February 2nd, 2012
Yesterday, DC finally got around to breaking the news that was already broken: Yes they were going to publish Watchmen prequels, and yes, they had managed to find a group of creators dumb enough to work on them! Huzzah!
Now obviously The Comics Internet has already had a pretty good go at covering this topic. Hell, we covered this announcement in one of our Christmas podcasts before it even happened!
Still, even assuming you’ve already read Newsarama’s I CAN’T BELIEVE IT’S NOT SATIRE take and David Brothers’ elegant evisceration of the same, we figure you’ve still probably got room in that multiversal brain of yours for a very Mindless take on these announcements.
If so, rest easy True Believers. Here’s how it begins…
Bobsy: Someone said on the radio this morning that it’s the 50th anniversary of the smiley face. not sure how that fits with the ‘facts’ here, but it made me grimly reflect that if anything could turn that smile upside down then the Watchmen 2 announcement yesterday was surely it. The people in the shop were going crazy about the news, never been in there amid such animated chatter on a single topic before. Everyone basically positive too, saying they were going to buy it, looking forward to reading the characters again.
I can’t believe that we’re seriously supposed to think that the Kubert brothers are an adequate shadow of Gibbons, or that Azzarello, Cooke or (jesus christ) Len Wein are going to be able to produce anything that favourably compares with the original. I don’t even like Watchmen that much, but to go back to it seems to justify everything that Alan Moore has been saying for years about creative and cultural exhaustion.
I realise it’s a bit Canutian of me to wish for a different world, but the expansion into the Watchmen property strikes me as being a victory for capitalism’s oozing tentacles only, hence a defeat for the rest of us.
Zom: I totally understand how you feel, Bobsy, but Watchmen wasn’t the straw that broke the camel’s back for me. It’s a particularly apposite – given the context of our enthusiasms – and somewhat egregious example of how capitalism loves to gobble up, vomit, and subsequently flog everything ever, so I can empathise with your strong feeling, but really its just one. more. example.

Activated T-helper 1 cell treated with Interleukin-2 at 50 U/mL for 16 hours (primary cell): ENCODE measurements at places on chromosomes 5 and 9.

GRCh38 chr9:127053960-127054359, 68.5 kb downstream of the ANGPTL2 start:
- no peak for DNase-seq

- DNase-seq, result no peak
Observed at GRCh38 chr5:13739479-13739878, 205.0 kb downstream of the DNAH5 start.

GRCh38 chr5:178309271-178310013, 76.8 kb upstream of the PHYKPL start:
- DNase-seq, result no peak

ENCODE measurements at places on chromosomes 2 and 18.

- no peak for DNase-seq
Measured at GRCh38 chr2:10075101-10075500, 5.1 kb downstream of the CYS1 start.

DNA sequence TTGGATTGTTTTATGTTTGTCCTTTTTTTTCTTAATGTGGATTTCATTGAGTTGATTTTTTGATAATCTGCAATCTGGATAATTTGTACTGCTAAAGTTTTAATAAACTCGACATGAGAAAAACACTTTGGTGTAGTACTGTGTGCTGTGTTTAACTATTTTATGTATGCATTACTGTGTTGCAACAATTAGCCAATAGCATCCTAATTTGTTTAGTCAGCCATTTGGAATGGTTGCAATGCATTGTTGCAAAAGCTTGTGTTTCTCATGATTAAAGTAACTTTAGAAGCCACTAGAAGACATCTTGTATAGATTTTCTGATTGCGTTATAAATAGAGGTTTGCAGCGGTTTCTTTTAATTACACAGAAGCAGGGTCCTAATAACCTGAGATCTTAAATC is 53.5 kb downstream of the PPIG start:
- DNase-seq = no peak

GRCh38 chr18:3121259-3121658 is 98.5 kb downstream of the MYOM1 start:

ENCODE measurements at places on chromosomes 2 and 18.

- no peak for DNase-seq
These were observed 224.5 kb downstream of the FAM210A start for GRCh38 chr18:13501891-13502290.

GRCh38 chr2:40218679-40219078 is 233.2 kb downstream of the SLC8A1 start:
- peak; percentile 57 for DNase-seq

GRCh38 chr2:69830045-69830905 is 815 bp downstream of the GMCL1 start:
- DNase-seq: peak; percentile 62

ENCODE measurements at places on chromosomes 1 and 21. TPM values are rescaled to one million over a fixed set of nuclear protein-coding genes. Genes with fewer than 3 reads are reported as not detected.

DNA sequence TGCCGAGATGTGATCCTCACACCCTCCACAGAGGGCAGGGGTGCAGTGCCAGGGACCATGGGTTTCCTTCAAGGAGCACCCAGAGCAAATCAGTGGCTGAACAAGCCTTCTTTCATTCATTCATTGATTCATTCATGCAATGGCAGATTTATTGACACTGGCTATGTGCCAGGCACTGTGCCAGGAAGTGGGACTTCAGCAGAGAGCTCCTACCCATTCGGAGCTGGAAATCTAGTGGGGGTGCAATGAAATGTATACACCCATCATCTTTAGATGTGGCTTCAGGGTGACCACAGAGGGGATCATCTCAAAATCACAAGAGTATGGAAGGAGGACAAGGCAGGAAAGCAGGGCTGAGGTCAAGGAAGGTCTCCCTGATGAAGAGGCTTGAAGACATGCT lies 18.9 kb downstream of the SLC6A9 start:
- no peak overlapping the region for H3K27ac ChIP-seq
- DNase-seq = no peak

As for creative bankcruptcy, at a deep level yeah, definitely, but isn’t this just how the comics industry has always operated? I do struggle to meaningfully separate what they’re doing now with what Moore did then, and still continues to do with the League. It’s food for thought, though, that possible distinction, and one I’m not content to give up, and I’m open to arguments that back it, it’s just that none spring to mind. Alan Moore says its different, and, you know, magycksz, but I wonder if what he’s doing is simply of a much better standard than we’re likely to get from the likes of Cooke and Wein.
Bobsy: Sure you’re right, in this fallen world of ours (I am apparently feeling a bit pious today) it’s no different to business-as-usual, it’s just the fact of the act of it suddenly crystalises the larger condition we’re facing -
There’s no moral objection to rehashing extant characters, of course. As you say, it’s about the standard. Moore is, simply, a far smarter man and better operator than pretty much anyone on the planet, certainly anyone in DC’s rolodex, so Before Watchmen is immediately fatally hampered by the fact that all we can possibly get is some comics that are inferior to the forerunner. The inevitability of that is what I’m finding depressing, I think.
Botswana Beast: The difference is “more of the same”, with products licensed from a w/a who cannot now get them back because they were too successful, and “wouldn’t this be an interesting stew, all fantastical literature”.
Alan has been stolen from, but I’m sort of accelerationist about this, it is inevitable, probably the last evolutionary dead-end for the industry to mine (well, Marvel will doubtless shortly announce Marvelman stuff, they’re free and clear now Mick Anglo’s dead) and they’ll sell well, and then they’ll try and juice the thing again, with creators they aren’t paying through the nose, and by 2014 no-one will want to hear about Watchmen ever again.
Bobsy: Arguments in the Watchmen debate (not here, elsewhere) I’m finding specious:
- Moore can’t bitch because he ripped off the Charlton characters. [He didn't, the Charlton characters inspired him to make new ones. If there were any traction in this line of reasoning then the big comic announcement of today would be 'New Blue Beetle Sequel']
- Moore can’t bitch because he rips off Robert Louis Stevenson et al in LOEG. [Stevenson is dead. His kids are dead. His grandkids are probably dead. He can't be ripped off by anyone.]